shall only be displayed where at least 71.6 percent of the audience 
is reasonably expected to be 21 years of age or older, as determined 
by reliable, up-todate audience composition data." Colorado has a 
similar standard.

That provision is dismissed as "a joke" by Wayne Johnson, a chief 
strategist for the opposition campaign, the Coalition for Responsible 
Drug Policies, who said a study conducted by his group found that the 
standard would still allow marijuana ads on shows whose audiences 
include many minors.

"Proposition 64 would break a 45-year-old ban on smoking ads on 
television, including on programs with huge audiences of adolescent 
viewers like the Olympics, and 'The Voice,' " Johnson said. "The 
initiative's 71.6% adult audience threshold means almost every show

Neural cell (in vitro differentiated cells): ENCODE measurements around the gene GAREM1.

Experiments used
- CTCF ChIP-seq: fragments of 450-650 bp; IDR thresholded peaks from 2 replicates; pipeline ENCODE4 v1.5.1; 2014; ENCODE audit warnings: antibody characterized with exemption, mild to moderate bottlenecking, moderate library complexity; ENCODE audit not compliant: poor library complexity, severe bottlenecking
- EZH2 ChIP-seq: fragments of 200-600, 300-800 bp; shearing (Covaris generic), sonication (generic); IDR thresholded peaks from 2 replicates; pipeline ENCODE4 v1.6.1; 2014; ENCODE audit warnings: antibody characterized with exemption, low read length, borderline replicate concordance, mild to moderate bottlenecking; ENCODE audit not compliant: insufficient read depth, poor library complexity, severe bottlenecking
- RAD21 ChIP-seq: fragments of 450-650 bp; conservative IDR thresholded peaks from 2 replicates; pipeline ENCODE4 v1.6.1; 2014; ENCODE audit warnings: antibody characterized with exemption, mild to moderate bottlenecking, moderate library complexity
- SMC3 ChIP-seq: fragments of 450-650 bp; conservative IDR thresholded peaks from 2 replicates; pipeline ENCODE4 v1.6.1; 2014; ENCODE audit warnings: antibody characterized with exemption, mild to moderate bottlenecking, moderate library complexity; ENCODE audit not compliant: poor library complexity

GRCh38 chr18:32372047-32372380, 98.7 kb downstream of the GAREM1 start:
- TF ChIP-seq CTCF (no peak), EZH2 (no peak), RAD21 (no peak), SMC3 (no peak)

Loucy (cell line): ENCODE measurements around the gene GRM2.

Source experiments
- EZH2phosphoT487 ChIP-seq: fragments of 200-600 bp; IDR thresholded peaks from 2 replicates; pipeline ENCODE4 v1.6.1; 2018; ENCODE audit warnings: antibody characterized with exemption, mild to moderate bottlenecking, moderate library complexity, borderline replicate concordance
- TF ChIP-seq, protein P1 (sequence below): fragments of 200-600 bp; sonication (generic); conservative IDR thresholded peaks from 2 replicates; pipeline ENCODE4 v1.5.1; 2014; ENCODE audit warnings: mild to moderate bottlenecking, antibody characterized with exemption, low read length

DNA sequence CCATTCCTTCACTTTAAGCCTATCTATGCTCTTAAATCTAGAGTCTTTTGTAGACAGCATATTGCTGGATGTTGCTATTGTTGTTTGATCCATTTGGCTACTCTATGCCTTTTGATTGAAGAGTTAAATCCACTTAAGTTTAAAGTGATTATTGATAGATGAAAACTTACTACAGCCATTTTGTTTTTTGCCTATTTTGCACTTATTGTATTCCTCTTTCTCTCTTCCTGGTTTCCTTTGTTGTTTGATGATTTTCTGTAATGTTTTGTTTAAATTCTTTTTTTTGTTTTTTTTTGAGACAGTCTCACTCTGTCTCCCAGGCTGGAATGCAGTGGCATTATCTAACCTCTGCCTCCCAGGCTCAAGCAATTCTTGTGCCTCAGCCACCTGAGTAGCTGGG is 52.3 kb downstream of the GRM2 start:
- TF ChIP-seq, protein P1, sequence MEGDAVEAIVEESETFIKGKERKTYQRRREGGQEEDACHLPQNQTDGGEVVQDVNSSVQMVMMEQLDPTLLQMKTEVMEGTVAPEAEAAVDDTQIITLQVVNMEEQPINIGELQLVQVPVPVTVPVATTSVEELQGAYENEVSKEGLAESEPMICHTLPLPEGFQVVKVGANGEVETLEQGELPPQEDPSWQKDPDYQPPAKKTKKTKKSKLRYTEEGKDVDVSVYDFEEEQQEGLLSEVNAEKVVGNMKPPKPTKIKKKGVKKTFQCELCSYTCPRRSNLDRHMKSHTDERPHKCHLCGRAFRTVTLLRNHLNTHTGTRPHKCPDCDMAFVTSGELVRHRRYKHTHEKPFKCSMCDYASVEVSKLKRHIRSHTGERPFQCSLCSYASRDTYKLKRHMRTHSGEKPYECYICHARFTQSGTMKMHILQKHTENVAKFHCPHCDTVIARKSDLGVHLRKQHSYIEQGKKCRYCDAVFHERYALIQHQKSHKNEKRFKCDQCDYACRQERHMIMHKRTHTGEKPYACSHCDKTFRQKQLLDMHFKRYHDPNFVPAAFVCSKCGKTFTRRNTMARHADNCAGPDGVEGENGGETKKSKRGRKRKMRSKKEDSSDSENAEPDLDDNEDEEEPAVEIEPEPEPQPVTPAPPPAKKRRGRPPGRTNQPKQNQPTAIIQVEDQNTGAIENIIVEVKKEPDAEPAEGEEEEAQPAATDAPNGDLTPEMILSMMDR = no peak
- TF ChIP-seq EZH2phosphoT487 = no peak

on television will have ads promoting smoking marijuana."

Kinney said the initiative does not roll back rules prohibiting 
tobacco ads. And the approval of the ballot measure alone is not 
enough to allow cannabis ads.

"The fact is, TV and radio broadcasters are governed by federal, not 
state, law, and federal law does not allow TV and radio ads for 
marijuana because it remains illegal under federal law," Kinney said.

"In the far-down-the-road circumstance that such ads are one day 
allowed under federal law, we wanted voters to be assured that they 
would be governed by the same strict standards that are currently 
applied to alcohol ads," he added.

The thorny issue was a hot topic on the agenda of a conference last